Tue | Dec 7, 2021

UK posts biggest jump in annual inflation on record

Published:Friday | September 17, 2021 | 12:07 AM
In this Wednesday, March 11, 2020 file photo, pedestrians wearing face masks walk past the Bank of England in London. The UK posted the biggest jump in annual inflation on record last month as global supply shortages and rising wages magnified the scale of
In this Wednesday, March 11, 2020 file photo, pedestrians wearing face masks walk past the Bank of England in London. The UK posted the biggest jump in annual inflation on record last month as global supply shortages and rising wages magnified the scale of price increases after pandemic-related discounts a year ago. (AP Photo)

Consumer prices in the United Kingdom, UK, rose at their fastest recorded rate during August as global supply shortages and higher wages accentuated the uptick from pandemic-related discounts a year ago, official figures showed this week.

The Office for National Statistics said inflation accelerated to 3.2 per cent in the year through August from 2 per cent the previous month. The scale of the increase month-on-month was the biggest since the consumer price index measure of inflation was introduced a quarter of a century ago.

The spike takes inflation way above the Bank of England’s target of 2 per cent, and is likely to ratchet pressure on policymakers to soon consider raising interest rates from record lows.

The increase was slightly more than anticipated in financial markets, with most economists predicting a spike to 3 per cent.

Because inflation has risen by more than one percentage point above the Bank of England’s target, its governor, Andrew Bailey, will have to write a letter to Treasury chief Rishi Sunak explaining what’s going on.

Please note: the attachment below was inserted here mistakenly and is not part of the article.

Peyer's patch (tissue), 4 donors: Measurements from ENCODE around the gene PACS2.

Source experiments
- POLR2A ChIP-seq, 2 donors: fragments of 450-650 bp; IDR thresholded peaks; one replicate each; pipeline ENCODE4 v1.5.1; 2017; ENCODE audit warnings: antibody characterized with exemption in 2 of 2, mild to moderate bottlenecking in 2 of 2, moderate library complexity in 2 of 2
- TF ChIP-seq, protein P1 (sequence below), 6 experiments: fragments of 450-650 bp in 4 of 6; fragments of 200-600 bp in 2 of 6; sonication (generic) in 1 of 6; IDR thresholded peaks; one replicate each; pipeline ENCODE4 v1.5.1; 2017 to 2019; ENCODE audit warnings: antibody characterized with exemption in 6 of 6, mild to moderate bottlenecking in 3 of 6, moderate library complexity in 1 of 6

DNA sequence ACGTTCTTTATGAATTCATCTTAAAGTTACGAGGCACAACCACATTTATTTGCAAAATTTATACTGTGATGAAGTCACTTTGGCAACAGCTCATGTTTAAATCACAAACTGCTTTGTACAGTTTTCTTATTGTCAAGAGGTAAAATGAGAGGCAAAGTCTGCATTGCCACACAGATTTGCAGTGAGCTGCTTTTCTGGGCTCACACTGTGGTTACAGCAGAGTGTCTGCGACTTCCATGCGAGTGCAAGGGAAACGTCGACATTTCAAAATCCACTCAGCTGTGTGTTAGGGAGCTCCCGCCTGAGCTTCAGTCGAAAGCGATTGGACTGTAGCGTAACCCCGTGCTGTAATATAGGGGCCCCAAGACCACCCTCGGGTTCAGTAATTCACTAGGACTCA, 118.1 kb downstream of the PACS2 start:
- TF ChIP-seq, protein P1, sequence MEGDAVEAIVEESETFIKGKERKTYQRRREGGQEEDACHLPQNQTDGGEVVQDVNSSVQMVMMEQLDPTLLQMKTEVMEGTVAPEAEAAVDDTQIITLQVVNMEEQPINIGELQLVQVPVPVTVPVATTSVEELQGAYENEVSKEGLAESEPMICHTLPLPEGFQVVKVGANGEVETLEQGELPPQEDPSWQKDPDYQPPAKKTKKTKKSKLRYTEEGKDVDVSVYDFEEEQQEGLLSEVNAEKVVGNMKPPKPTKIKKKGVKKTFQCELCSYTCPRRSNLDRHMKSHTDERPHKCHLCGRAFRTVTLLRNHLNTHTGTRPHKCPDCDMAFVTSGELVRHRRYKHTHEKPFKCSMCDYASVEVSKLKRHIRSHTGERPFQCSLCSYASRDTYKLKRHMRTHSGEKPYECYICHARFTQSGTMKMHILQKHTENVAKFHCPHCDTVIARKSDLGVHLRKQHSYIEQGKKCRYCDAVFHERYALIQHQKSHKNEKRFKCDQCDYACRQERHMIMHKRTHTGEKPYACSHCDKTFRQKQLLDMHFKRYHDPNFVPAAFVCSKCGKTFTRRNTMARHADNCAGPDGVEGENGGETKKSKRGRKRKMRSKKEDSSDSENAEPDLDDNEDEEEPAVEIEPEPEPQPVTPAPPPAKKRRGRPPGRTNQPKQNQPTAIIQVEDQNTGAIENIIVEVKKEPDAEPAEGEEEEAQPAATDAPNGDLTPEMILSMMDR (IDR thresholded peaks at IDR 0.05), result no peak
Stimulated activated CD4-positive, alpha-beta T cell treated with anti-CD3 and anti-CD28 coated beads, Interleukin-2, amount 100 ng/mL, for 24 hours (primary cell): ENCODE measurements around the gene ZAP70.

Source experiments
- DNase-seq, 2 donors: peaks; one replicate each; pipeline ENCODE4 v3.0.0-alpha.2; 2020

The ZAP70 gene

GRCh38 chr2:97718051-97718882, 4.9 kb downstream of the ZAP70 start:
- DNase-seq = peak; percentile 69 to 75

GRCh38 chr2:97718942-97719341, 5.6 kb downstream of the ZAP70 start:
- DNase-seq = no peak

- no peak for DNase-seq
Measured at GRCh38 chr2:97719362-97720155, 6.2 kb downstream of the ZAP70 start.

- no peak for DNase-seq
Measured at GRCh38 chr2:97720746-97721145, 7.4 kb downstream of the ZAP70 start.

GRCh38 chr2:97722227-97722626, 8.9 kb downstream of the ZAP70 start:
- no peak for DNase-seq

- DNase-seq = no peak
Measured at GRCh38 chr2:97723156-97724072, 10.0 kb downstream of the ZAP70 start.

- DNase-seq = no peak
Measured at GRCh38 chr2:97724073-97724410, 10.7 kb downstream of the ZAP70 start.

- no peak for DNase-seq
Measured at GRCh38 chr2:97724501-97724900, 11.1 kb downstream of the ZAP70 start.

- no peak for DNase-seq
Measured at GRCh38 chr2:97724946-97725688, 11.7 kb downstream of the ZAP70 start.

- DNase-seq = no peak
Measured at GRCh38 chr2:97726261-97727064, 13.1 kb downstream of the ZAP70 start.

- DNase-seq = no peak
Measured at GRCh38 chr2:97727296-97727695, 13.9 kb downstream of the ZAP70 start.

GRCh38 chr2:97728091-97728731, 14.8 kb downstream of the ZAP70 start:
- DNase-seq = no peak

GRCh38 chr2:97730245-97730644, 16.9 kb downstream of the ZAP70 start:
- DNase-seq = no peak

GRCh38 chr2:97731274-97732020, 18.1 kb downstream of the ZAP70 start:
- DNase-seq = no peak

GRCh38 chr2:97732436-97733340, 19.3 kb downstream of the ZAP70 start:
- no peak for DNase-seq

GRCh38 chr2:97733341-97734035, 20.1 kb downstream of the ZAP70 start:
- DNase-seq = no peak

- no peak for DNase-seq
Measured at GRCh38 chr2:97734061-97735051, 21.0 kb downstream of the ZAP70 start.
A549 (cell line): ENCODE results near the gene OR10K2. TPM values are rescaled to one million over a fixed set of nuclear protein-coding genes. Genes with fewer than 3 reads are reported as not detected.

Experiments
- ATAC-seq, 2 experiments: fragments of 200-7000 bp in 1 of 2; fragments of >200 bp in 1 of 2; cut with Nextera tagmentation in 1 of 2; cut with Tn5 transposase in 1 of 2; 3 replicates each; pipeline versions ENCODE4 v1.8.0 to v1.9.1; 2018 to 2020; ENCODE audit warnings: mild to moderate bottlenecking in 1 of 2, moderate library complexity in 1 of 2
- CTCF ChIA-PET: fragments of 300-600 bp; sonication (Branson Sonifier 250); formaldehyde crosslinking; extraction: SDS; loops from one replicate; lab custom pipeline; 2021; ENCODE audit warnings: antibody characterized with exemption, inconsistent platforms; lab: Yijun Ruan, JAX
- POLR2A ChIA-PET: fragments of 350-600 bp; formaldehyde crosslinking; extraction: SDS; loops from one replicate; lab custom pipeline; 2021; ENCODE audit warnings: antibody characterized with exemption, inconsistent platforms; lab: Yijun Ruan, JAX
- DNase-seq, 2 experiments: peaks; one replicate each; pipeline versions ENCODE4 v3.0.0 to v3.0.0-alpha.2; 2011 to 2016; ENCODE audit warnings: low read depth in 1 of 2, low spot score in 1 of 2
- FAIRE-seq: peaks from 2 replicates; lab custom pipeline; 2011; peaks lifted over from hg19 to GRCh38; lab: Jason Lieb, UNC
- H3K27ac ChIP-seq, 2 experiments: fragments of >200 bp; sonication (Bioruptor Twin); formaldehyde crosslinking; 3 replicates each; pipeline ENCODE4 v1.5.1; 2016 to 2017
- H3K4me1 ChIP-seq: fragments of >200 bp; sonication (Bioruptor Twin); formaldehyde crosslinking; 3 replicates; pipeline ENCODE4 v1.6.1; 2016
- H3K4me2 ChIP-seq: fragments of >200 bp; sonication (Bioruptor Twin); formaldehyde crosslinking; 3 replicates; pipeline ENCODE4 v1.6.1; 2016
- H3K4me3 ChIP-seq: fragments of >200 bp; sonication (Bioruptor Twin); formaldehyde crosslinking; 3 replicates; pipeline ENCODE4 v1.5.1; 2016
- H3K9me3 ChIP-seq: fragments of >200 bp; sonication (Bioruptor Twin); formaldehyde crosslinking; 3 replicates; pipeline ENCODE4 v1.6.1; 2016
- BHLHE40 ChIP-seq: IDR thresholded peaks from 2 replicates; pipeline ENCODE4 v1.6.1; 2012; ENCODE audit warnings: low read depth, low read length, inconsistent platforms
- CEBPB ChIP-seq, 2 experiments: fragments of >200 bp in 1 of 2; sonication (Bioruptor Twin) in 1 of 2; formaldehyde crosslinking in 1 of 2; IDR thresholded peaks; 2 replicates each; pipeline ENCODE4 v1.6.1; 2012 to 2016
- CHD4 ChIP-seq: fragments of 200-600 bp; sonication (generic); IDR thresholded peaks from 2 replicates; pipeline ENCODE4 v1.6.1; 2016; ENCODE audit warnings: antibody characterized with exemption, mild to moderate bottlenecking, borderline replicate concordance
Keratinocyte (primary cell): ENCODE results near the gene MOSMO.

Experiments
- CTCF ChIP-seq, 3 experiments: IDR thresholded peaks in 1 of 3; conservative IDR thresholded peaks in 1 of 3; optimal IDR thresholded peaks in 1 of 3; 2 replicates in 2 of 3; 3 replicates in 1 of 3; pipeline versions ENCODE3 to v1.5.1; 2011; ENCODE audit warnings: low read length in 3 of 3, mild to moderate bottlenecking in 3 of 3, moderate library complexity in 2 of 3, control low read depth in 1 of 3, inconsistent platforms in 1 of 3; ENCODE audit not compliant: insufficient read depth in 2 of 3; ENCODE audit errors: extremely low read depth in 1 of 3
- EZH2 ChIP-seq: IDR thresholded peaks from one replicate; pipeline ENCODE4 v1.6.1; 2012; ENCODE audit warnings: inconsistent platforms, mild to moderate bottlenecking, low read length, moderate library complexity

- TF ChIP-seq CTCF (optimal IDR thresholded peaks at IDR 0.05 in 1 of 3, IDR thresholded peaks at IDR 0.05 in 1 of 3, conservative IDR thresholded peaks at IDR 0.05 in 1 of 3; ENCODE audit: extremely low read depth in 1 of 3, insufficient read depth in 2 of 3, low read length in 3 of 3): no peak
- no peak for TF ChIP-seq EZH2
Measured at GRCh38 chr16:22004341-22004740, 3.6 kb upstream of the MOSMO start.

Bailey is widely expected to say that much of the increase was due to temporary factors related to the pandemic. Over the past decade, the central bank has tolerated higher-than-target inflation provided it thought the underlying reasons behind the increase were transitory.

After all, restaurant prices were a big reason behind the August spike, as last year the government offered discounts on meals via its ‘Eat Out to Help Out’ scheme in an attempt to bolster the economy in the wake of the first national lockdown.

Under the programme, sitting customers were able to receive a 50 per cent discount on food and non-alcoholic drinks at participating restaurants between Monday and Wednesday up to £10 (US$13.50) per person. It was a hugely popular scheme with more than 100 million discounted meals eaten in the UK.

There were other reasons behind the increase, not least the sharp spike in a raft of energy prices as the global economy recovers from the initial shock of the pandemic. That impact on inflation is being felt around the world.

A pick-up in demand after lockdown restrictions were eased, higher wages, global supply chain issues, a lack of drivers to transport goods and price rises related to Britain’s departure from the European Union also contributed to the uptick.

Economists said inflation is likely to peak at a higher level than previously thought, perhaps beyond 4 per cent, though much will depend on the pandemic’s path over the winter.

As a result, many think the Bank of England could stop its programme of asset purchases in financial markets at the end of this year and increase its main interest rate from the record low of 0.1 per cent as soon as the first half of 2022.

“The data seem consistent with the Bank of England’s expectations of some modest tightening in the coming years,” said Debapratim De, senior economist at Deloitte. “If U.K. growth continues as currently forecast, we are likely to see the first rate rise by next summer.”

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AP